Former Commissioner Phillips, who often voted against builders, said she never sought their money. But she said she would at least listen to people who contributed to her.

"They gave money to me just so they could have my ear on occasion," she said.

The Latin Builders Association also interviews candidates and makes endorsements. Although its political action committee contributed only ,000 throughout the decade, individual members have contributed hundreds of thousands of dollars more.

Among past and present LBA members who contributed more than ,000 during the decade, either individually or through their firms, were homebuilder Pedro Adrian, developers Erelio Pena, Jesus Portela and Felix Lima, engineering contractor Rolando Iglesias and plumbing company owner Sergio Pino.

"It gives you an open door with the commissioner. You’re at least able to get an appointment with a commissioner and explain your case," said LBA executive director William Delgado.

Once the LBA board of directors decides who it will support, the organization sends a mailing to its approximately 1,000 members. The group also holds fund-raisers. It raised ,000 for Sherman Winn at a 1986 fund-raiser and ,000 for Clara Oesterle at a 1988 fund-raiser.

Under the guidance of zoning lawyer Tom Carlos, the LBA was successful in persuading the commission in 1985 to open 2,900 acres to development in West and Southwest Dade.

"There was a period there when the commission was definitely dominated by pro-development views. That can best be shown by votes on Master Plan applications," said Metro Commissioner Harvey Ruvin.

Ruvin voted against most of the changes in the county land- use plan. "As it turns out, a lot of that development, especially in the Southwest, did experience extreme hurricane damage," he said.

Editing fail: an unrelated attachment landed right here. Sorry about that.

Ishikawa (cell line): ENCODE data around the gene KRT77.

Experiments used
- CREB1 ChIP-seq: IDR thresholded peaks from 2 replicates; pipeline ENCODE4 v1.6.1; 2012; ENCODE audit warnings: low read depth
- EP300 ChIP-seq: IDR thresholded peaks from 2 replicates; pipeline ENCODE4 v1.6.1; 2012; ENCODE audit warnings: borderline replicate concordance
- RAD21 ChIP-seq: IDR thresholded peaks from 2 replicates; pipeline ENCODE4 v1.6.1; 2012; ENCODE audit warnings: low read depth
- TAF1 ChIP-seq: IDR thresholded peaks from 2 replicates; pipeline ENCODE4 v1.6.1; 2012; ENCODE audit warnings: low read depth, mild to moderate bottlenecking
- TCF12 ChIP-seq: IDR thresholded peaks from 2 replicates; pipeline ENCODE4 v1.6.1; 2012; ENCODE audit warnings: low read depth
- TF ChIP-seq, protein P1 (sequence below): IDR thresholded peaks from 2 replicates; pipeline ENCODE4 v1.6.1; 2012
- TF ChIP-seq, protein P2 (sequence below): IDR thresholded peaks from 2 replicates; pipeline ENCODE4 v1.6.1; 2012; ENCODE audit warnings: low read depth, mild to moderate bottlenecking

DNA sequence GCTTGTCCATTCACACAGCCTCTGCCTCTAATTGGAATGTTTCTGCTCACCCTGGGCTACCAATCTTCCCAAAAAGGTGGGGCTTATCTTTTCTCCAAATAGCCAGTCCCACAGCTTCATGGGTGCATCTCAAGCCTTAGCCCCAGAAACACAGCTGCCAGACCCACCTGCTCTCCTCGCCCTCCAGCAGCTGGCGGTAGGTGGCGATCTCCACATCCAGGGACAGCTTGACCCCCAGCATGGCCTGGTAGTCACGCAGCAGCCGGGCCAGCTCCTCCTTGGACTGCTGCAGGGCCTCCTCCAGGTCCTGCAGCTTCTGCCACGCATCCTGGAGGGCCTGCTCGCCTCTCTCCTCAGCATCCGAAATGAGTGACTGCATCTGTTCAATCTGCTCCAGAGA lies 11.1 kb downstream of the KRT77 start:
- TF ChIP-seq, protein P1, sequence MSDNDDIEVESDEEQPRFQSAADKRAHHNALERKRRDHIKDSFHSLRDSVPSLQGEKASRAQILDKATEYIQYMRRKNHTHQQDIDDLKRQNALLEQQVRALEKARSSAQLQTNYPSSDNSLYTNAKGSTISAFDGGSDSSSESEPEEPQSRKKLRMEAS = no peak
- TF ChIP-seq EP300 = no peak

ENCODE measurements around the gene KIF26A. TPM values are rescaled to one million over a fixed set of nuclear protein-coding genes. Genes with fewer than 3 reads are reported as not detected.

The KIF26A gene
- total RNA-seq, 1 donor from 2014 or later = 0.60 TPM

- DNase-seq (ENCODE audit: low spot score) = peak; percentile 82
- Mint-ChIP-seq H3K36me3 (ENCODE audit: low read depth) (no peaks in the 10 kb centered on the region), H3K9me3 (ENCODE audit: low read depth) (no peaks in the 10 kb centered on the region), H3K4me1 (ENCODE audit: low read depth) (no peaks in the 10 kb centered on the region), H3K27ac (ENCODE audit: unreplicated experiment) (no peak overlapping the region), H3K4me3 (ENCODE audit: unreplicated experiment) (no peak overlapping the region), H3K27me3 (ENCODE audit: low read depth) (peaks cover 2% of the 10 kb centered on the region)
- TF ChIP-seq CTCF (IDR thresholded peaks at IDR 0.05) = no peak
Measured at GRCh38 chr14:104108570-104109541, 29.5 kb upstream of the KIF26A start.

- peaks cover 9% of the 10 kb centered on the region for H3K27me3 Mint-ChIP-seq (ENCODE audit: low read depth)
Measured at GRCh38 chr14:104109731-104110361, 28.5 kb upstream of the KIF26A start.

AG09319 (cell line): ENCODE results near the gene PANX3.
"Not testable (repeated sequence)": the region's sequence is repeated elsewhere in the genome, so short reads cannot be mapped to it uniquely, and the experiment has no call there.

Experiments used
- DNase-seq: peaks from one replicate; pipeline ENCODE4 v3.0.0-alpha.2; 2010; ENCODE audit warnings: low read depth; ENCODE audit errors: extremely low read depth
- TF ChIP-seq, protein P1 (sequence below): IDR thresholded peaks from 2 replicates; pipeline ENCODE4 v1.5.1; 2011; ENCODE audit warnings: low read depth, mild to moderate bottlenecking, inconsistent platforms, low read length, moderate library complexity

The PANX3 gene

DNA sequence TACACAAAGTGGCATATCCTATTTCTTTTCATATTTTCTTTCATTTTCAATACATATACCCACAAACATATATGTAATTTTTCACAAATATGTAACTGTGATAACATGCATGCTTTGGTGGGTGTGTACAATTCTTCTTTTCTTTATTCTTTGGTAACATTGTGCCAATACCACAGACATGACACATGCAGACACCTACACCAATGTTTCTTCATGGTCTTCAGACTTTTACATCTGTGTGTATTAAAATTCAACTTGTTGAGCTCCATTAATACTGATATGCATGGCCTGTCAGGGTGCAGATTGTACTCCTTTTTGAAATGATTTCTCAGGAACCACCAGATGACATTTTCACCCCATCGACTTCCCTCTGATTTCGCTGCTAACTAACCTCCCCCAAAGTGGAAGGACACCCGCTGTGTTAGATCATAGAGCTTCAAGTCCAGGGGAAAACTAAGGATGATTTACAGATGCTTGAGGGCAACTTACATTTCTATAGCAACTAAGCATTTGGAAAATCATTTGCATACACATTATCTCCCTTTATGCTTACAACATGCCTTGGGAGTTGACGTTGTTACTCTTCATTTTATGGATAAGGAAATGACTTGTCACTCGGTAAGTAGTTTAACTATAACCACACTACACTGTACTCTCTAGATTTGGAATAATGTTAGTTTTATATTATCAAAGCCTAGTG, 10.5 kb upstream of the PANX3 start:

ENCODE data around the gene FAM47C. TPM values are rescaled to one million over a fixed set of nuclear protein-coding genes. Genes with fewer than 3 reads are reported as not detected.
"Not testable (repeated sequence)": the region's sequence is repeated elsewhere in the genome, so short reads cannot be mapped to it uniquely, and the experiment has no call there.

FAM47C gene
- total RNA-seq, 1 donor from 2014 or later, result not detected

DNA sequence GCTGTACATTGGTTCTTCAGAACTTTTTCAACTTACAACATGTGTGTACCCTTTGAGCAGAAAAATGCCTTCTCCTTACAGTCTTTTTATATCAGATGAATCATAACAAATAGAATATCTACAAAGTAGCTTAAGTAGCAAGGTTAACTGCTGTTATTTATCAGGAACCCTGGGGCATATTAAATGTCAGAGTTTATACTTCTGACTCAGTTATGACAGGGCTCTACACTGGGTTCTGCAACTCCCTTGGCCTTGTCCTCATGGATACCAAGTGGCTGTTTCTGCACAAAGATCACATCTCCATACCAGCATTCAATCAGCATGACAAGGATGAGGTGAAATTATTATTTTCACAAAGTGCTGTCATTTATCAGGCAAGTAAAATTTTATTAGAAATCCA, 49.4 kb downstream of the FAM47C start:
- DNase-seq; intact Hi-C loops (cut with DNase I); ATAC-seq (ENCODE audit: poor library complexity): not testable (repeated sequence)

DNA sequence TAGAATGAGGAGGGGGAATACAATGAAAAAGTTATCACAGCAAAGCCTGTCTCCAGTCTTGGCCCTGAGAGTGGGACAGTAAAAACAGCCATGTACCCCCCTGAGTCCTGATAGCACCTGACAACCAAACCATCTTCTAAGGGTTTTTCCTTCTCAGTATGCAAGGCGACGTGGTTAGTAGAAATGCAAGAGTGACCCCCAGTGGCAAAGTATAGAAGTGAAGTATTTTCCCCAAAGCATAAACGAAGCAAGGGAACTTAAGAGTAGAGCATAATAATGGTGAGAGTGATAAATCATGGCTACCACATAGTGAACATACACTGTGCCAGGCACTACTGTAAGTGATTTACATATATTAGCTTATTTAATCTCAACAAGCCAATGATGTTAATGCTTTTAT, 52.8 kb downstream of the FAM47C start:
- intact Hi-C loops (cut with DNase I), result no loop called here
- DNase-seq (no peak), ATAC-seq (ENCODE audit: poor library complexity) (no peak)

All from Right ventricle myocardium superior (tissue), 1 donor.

After the 1985 hearings, Carlos told the LBA leadership it needed to financially support the commissioners who voted for the changes.

"These events were very important," Carlos said in a 1988 interview about the fund-

raisers. "I wanted the commissioners to associate faces with contributions. Later, when we go to the commission on an application, I want the commissioners to think of the individual contributors when they see me. I want them to be accountable to the person who is an applicant and my client."

Reginald Walters, who retired this year after 28 years as Metro planning director, said special interests contribute money "to keep in good favor with the commissioners."

"As long as I had been with Dade County, growth had been very rampant and very strong and the building industry had always had a great influence over the commission," Walters said.

ANDREW’S WINDS EXPOSED FLAWS IN INSPECTION SYSTEM
Continued from Page 6SR,
INSPECTIONS: A BREAKDOWN IN THE SYSTEM
LISA GETTER Herald Staff Writer

inspections, saying he had jeopardized the public’s safety. The surveillance showed that he spent 64 minutes of his day making 38 inspections, approving 30.

"That’s in the past," Varona said in a recent interview. "That’s over with me."

The computer showed that Varona had logged five days with more than 50 inspections, including the day in 1990 he reported making 82. Varona said he did not remember ever doing that many in a day. The most, he said, was "probably 50 or 55."

Everett said the high number of inspections he performed is misleading because he worked long days. The computer showed 40 times since 1988 when he was sent out on more than 50 inspections in a day.

"The grand jury had a report. They said you can’t do that many. What I would say is go to the homeowner who reported seeing me at 8:30 p.m.," he said. "I have had many people come up to me after the hurricane and say, ‘Mr. Everett, you may not remember me, but you inspected my house and it’s still standing.’ "

Tucker, the inspector who did 68 inspections in one day in 1988, said it’s possible to do an excellent job if all the inspections are in the same neighborhood and many are rejected. The computer database indicates on that day he rejected 13 inspections and the remainder — mostly slab and framing inspections — were approved. He would not comment directly.

The county’s chief code compliance officer, Charles Danger, said he doesn’t think any inspector should make more than 20 inspections in a day. The department’s new goal is 18. Danger was amazed to learn that inspectors made more than 50.

"It’s impossible for a person to do that amount of inspections and do a good job on it," Danger said. "It’s humanly impossible."